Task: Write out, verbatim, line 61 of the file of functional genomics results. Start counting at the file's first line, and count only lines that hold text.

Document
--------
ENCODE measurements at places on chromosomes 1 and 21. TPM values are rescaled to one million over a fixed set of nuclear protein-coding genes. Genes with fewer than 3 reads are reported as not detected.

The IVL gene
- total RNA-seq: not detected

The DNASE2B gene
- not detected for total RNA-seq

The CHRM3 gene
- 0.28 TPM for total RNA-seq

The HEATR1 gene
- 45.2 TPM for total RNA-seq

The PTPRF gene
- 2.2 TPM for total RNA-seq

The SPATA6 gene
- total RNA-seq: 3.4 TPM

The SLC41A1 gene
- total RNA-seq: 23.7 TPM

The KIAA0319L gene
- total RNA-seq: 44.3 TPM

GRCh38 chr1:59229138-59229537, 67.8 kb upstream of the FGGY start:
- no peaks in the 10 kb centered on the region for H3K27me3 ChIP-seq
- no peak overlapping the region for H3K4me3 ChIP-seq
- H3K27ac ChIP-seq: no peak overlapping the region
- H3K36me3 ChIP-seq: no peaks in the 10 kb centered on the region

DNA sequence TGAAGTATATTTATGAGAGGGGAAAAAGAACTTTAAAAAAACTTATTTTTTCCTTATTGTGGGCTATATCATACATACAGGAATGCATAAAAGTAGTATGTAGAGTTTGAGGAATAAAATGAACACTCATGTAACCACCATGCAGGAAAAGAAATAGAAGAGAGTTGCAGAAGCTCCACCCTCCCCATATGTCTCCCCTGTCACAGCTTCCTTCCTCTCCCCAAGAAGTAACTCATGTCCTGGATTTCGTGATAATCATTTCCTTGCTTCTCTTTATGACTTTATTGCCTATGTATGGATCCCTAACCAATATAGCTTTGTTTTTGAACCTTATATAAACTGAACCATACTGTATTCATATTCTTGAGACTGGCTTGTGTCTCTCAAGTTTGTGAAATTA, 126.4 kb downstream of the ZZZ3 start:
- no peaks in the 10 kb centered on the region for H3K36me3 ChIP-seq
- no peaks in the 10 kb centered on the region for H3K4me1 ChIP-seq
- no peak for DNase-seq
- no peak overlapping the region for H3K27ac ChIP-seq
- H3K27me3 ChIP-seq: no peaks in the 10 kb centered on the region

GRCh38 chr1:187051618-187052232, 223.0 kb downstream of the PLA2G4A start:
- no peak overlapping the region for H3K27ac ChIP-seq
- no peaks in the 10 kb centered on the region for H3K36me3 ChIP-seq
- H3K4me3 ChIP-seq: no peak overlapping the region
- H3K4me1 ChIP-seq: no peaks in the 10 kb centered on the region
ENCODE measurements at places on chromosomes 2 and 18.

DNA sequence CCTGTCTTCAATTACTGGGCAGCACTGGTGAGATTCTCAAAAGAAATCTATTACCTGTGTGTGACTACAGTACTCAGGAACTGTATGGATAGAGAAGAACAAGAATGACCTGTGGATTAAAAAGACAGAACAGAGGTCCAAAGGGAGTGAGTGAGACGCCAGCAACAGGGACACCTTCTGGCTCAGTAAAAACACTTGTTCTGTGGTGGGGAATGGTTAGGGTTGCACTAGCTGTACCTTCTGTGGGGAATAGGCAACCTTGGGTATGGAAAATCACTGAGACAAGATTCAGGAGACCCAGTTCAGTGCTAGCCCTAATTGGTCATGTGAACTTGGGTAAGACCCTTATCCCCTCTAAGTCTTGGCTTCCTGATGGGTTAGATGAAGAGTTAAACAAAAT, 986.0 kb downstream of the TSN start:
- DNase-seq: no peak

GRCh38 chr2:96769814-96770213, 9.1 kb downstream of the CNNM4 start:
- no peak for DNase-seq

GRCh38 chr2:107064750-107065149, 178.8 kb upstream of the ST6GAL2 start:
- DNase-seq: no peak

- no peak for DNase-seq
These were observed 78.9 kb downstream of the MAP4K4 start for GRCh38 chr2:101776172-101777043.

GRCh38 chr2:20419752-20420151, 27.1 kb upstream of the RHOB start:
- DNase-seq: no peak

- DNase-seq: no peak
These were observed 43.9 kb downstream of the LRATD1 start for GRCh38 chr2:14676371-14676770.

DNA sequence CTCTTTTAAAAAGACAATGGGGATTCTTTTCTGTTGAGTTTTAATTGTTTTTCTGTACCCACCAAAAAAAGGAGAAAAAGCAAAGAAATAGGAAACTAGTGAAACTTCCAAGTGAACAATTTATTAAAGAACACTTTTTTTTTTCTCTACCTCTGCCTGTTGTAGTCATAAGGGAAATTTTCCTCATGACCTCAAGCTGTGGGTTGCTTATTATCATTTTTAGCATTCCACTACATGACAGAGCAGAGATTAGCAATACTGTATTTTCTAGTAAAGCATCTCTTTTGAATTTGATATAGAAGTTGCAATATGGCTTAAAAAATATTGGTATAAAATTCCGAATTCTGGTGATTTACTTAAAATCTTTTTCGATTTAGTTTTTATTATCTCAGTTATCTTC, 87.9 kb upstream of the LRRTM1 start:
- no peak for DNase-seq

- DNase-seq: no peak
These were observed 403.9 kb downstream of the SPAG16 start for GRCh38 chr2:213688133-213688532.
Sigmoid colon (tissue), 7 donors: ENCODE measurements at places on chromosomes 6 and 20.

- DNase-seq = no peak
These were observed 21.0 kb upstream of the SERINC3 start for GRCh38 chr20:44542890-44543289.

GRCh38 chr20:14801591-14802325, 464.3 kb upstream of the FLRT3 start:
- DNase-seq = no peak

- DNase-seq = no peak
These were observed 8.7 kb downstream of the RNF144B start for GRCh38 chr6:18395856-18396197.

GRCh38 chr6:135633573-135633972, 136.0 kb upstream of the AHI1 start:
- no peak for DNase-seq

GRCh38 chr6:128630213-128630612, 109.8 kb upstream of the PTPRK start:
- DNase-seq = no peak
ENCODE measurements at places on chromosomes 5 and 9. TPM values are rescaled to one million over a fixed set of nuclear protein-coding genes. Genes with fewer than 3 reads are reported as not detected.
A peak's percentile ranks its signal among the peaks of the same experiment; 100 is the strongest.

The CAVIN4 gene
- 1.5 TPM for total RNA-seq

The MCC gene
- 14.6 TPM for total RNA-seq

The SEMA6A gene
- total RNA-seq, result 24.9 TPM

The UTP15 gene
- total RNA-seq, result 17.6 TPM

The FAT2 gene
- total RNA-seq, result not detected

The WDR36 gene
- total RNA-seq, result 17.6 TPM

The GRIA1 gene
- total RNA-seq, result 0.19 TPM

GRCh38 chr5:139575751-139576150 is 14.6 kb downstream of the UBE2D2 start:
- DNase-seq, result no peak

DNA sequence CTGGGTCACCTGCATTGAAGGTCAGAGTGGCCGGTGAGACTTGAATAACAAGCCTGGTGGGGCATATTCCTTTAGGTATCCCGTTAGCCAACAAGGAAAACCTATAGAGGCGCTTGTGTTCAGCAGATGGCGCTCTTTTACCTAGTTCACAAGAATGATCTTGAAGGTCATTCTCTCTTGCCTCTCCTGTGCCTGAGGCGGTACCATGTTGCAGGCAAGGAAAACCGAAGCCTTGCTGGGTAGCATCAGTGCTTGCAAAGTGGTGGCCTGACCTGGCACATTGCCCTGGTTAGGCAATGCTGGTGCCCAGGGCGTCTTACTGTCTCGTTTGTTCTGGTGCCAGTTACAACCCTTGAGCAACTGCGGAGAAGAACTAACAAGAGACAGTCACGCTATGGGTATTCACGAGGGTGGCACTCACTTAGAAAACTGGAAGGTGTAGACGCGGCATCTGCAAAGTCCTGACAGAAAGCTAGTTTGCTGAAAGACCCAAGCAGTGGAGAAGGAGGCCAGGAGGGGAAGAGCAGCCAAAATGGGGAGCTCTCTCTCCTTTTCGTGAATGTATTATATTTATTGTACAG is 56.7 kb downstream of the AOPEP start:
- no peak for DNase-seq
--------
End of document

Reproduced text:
- DNase-seq = no peak